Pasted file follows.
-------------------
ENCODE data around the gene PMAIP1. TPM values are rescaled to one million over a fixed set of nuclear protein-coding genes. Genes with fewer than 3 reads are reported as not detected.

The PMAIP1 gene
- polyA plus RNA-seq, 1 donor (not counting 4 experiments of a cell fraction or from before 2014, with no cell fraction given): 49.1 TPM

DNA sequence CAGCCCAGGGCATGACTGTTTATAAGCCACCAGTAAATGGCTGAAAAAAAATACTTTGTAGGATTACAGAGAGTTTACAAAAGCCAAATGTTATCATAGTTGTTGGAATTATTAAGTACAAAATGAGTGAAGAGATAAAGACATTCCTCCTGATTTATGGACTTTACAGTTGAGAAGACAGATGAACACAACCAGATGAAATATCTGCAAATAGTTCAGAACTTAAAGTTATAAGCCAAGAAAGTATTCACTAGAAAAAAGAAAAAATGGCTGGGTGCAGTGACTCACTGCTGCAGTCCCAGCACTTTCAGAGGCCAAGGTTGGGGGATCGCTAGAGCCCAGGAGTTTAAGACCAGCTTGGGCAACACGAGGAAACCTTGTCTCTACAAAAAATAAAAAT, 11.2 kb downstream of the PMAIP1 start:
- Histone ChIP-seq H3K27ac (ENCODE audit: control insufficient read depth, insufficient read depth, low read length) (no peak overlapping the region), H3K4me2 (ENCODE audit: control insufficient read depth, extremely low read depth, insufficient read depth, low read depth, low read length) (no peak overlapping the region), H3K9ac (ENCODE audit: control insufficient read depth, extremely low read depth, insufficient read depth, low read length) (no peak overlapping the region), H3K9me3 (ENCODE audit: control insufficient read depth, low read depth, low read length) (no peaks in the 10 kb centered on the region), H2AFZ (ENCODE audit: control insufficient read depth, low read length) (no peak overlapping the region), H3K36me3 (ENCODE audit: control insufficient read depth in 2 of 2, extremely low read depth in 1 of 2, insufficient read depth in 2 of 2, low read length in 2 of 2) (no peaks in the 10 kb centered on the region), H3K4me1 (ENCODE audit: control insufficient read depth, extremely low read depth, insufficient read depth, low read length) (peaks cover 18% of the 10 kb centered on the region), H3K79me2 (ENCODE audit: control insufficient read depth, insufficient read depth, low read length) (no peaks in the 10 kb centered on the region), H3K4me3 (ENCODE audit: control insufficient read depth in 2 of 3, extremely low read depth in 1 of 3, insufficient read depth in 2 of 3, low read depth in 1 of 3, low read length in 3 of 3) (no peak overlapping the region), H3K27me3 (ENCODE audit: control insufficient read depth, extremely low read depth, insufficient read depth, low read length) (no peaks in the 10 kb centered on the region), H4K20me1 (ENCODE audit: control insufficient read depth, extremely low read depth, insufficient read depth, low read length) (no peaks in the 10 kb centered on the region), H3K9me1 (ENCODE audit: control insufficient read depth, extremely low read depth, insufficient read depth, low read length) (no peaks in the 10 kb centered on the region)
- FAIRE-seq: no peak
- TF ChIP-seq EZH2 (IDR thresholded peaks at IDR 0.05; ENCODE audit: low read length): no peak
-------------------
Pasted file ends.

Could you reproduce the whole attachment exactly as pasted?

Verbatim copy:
ENCODE data around the gene PMAIP1. TPM values are rescaled to one million over a fixed set of nuclear protein-coding genes. Genes with fewer than 3 reads are reported as not detected.

The PMAIP1 gene
- polyA plus RNA-seq, 1 donor (not counting 4 experiments of a cell fraction or from before 2014, with no cell fraction given): 49.1 TPM

DNA sequence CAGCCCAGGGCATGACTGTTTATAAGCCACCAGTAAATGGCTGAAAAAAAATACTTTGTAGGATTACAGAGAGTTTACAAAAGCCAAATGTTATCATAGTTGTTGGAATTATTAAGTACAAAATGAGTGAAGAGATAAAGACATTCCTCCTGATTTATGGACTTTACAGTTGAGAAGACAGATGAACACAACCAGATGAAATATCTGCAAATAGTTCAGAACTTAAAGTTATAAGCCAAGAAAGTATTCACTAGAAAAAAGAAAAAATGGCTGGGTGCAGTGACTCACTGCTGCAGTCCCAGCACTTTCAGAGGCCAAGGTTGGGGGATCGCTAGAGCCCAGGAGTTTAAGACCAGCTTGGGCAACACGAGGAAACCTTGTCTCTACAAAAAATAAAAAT, 11.2 kb downstream of the PMAIP1 start:
- Histone ChIP-seq H3K27ac (ENCODE audit: control insufficient read depth, insufficient read depth, low read length) (no peak overlapping the region), H3K4me2 (ENCODE audit: control insufficient read depth, extremely low read depth, insufficient read depth, low read depth, low read length) (no peak overlapping the region), H3K9ac (ENCODE audit: control insufficient read depth, extremely low read depth, insufficient read depth, low read length) (no peak overlapping the region), H3K9me3 (ENCODE audit: control insufficient read depth, low read depth, low read length) (no peaks in the 10 kb centered on the region), H2AFZ (ENCODE audit: control insufficient read depth, low read length) (no peak overlapping the region), H3K36me3 (ENCODE audit: control insufficient read depth in 2 of 2, extremely low read depth in 1 of 2, insufficient read depth in 2 of 2, low read length in 2 of 2) (no peaks in the 10 kb centered on the region), H3K4me1 (ENCODE audit: control insufficient read depth, extremely low read depth, insufficient read depth, low read length) (peaks cover 18% of the 10 kb centered on the region), H3K79me2 (ENCODE audit: control insufficient read depth, insufficient read depth, low read length) (no peaks in the 10 kb centered on the region), H3K4me3 (ENCODE audit: control insufficient read depth in 2 of 3, extremely low read depth in 1 of 3, insufficient read depth in 2 of 3, low read depth in 1 of 3, low read length in 3 of 3) (no peak overlapping the region), H3K27me3 (ENCODE audit: control insufficient read depth, extremely low read depth, insufficient read depth, low read length) (no peaks in the 10 kb centered on the region), H4K20me1 (ENCODE audit: control insufficient read depth, extremely low read depth, insufficient read depth, low read length) (no peaks in the 10 kb centered on the region), H3K9me1 (ENCODE audit: control insufficient read depth, extremely low read depth, insufficient read depth, low read length) (no peaks in the 10 kb centered on the region)
- FAIRE-seq: no peak
- TF ChIP-seq EZH2 (IDR thresholded peaks at IDR 0.05; ENCODE audit: low read length): no peak